Summary of Amended Bill:

A self-insured employer must ensure that all relevant medical records of an injured worker scheduled for an IME are provided as electronic medical records. If electronic medical records are not possible, paper records must be delivered to the physician at least 10 business days before the IME. If the IME will occur before 10 business days or if a medical record only becomes available to the employer during the 10 days then the paper records must be delivered to the physician as soon as possible before the IME occurs.

The Collaborative, in consultation with the Department, must study the feasibility of telemedicine for IMEs. The Collaborative must submit a report on its findings and any recommendations to the appropriate committees of the Legislature by December 1, 2018.

Amended Bill Compared to Engrossed Substitute Bill:

The amended bill strikes requirements for the development of policies and physician training by the Collaborative relating to telemedicine for IMEs and instead requires a study.


Appropriation: None.

Fiscal Note: Available.

Effective Date of Amended Bill: The bill takes effect 90 days after adjournment of the session in which the bill is passed.

Staff Summary of Public Testimony:

(In support) This bill is aimed at two areas to improve outcomes and reduce stress for injured workers.  Health records are often delivered late and the physician does not have time to review them.  Telemedicine reduces costs, travel time, and stress.  It is used elsewhere in health care and could be adaptable for injured workers.  A worker could go to a local clinic rather than travel.  Telemedicine would not be for the first visit. There was a technical error in the Senate and it should be clarified that the training does not supplant what is required for IME providers.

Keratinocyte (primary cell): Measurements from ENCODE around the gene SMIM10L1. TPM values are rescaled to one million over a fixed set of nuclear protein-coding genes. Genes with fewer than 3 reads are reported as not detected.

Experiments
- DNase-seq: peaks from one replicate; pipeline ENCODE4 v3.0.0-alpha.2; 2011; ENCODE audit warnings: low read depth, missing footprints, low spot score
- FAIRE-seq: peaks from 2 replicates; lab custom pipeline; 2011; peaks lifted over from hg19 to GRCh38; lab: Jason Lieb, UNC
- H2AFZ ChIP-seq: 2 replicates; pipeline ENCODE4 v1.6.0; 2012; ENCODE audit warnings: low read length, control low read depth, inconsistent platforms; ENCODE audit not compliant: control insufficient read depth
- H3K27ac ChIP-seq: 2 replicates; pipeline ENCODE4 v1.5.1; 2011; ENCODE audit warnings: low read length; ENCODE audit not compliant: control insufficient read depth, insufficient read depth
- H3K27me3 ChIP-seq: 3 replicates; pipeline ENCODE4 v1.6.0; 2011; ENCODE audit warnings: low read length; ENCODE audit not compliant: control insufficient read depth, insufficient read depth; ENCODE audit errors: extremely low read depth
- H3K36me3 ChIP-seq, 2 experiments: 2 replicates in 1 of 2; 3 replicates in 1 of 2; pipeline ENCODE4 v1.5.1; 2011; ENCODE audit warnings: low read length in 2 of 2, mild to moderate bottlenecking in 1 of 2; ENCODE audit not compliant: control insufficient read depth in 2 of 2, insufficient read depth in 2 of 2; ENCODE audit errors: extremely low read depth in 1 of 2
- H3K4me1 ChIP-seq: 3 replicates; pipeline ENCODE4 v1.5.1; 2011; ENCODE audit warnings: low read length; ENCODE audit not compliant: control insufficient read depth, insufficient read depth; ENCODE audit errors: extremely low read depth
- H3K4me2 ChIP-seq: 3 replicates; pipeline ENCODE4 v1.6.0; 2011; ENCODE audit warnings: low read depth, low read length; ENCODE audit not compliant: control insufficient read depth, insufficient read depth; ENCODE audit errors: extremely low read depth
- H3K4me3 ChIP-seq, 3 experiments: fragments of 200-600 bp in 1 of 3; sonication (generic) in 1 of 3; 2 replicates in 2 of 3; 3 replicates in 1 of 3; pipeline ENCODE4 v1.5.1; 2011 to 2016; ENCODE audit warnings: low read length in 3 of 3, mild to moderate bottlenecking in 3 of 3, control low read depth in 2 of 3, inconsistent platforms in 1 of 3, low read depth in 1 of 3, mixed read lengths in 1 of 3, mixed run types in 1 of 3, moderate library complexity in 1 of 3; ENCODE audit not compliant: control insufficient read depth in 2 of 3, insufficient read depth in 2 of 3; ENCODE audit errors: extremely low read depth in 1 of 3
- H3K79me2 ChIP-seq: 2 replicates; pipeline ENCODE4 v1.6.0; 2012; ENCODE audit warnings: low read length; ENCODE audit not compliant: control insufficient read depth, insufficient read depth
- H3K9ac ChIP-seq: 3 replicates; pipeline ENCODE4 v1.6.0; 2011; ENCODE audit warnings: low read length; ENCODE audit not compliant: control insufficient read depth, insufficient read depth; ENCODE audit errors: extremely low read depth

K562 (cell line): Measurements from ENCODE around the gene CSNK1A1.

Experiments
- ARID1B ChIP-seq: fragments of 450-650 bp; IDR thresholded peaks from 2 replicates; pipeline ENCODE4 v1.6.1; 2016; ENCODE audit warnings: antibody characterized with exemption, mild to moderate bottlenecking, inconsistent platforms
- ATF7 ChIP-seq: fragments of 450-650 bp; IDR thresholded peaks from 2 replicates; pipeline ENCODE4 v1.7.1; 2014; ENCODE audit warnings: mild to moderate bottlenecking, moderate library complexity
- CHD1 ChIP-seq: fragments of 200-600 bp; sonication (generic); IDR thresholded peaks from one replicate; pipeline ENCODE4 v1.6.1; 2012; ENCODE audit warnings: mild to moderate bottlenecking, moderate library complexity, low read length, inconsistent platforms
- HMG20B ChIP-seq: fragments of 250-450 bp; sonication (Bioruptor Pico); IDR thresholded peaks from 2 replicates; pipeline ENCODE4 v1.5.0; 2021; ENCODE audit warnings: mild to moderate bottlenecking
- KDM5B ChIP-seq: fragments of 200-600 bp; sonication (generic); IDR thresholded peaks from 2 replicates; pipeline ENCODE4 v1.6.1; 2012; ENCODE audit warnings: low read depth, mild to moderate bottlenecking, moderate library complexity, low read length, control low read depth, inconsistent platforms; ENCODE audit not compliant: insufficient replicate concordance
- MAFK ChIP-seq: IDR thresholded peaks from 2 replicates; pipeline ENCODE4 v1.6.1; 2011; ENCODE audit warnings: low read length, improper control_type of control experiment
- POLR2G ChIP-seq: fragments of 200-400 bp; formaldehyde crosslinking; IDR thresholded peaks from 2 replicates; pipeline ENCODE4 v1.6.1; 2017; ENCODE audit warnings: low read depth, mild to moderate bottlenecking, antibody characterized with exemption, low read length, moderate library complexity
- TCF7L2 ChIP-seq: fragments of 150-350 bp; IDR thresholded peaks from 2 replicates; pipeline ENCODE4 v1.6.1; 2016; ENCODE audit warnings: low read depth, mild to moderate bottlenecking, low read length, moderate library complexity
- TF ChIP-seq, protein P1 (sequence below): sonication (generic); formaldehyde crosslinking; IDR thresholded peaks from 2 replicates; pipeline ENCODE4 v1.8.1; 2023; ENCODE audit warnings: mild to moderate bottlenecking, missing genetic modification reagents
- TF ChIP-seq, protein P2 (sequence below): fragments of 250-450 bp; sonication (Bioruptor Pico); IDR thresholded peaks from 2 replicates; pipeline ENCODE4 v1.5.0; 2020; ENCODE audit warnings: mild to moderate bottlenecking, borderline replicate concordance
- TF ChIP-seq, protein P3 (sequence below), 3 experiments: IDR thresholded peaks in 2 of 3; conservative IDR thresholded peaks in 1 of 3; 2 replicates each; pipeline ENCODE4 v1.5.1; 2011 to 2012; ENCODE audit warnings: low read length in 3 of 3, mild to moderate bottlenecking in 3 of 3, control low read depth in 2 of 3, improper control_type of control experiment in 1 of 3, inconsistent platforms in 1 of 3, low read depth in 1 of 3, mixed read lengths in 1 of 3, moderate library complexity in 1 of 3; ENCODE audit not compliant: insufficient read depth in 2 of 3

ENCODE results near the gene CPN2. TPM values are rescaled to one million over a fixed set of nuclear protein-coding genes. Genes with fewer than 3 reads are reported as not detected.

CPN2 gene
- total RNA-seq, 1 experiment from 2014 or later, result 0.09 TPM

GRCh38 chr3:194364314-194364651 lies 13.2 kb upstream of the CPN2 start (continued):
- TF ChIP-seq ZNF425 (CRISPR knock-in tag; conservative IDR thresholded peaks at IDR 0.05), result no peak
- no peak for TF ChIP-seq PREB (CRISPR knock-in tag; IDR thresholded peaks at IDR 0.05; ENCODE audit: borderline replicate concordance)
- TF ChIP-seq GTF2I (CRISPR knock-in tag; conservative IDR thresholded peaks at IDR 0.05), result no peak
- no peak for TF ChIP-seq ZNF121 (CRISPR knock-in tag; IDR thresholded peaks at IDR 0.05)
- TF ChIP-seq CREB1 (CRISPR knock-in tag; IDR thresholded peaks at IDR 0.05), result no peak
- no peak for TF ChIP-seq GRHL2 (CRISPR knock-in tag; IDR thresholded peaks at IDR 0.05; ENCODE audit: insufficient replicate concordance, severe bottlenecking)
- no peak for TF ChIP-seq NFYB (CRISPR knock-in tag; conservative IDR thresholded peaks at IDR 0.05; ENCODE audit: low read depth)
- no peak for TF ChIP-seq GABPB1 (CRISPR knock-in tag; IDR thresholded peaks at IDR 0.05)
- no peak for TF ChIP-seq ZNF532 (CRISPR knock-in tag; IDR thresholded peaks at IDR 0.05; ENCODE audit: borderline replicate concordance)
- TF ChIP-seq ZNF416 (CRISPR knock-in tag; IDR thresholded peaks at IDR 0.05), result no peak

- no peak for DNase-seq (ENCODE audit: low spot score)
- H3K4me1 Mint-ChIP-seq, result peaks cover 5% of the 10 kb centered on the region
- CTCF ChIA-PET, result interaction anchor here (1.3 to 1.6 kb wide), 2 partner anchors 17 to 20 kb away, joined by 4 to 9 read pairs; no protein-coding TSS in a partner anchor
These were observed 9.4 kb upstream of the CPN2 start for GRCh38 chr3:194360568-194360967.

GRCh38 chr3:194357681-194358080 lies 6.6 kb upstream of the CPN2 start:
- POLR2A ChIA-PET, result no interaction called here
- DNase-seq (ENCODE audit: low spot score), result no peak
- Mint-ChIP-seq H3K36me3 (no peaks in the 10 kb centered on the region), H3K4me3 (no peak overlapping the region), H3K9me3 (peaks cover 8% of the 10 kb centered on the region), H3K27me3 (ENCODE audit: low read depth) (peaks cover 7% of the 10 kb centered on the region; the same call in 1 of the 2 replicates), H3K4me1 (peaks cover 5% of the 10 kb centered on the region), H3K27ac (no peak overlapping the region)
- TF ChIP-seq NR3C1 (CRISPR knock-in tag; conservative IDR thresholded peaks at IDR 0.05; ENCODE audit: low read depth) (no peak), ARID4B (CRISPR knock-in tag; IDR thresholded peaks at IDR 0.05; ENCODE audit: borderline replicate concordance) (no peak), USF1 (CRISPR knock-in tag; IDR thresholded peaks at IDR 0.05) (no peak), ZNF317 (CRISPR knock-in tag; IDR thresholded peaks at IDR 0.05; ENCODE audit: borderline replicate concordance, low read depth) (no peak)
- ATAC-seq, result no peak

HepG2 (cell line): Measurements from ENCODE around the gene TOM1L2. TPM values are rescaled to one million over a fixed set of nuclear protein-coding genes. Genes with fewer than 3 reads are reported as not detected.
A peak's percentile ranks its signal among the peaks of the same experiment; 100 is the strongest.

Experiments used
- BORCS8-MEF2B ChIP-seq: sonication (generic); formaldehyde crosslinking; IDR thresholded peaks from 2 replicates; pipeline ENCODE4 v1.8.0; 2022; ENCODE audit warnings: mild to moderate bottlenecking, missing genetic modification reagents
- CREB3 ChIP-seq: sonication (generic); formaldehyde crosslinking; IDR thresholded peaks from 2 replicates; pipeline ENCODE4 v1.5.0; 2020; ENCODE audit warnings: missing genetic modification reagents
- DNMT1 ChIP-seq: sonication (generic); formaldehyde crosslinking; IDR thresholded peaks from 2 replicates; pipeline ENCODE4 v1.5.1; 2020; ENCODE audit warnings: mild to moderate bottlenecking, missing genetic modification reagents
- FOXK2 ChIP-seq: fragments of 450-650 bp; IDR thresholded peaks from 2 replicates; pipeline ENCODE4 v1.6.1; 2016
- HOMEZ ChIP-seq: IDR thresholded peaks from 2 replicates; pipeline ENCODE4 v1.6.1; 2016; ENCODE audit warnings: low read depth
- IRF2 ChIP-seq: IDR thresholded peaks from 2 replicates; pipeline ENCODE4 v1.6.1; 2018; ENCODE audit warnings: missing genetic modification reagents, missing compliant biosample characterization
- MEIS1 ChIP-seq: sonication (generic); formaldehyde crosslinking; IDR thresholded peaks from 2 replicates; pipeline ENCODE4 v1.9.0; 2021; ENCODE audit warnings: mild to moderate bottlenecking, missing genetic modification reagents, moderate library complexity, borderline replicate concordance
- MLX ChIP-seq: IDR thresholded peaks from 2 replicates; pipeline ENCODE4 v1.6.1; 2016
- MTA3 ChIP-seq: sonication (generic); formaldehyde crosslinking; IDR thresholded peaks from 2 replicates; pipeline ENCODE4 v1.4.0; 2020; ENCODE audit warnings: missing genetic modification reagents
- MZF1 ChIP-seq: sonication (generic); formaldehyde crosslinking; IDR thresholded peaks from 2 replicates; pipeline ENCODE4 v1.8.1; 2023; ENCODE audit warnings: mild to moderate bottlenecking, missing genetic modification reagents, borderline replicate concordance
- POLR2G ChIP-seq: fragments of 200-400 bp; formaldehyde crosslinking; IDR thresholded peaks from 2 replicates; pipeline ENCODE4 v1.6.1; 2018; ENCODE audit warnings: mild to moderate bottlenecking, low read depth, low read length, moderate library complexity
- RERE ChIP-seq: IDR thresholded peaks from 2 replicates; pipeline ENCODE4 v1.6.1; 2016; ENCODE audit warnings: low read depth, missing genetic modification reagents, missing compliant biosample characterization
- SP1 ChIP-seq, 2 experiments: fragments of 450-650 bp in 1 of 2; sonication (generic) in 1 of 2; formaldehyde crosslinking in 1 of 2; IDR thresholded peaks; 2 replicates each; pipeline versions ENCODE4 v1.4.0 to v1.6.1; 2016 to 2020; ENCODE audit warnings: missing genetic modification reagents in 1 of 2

(Opposed) None.

(Other) Getting timely records is important.  Doing IMEs through telemedicine is concerning.  Independent Medical Examinations are complex, contentious exams, usually involving measurements such as range of motion.  This part of the bill needs some work.  There was a problem on the Senate floor and language making the IMEs at the option of the worker was stricken.  Providers should go through the IME credentialing process.  The training described in the bill does not exist yet.  The telemedicine issue should instead be studied and a recommendation made.  

Persons Testifying: (In support) Senator Keiser, prime sponsor.

(Other) Michael Temple, Washington State Association for Justice; Sean Graham, Washington State Medical Association; Ian Goodhew, University of Washington School of Medicine; and Carolyn Logue, Washington Independent Medical Exam Coalition.

Persons Signed In To Testify But Not Testifying: None.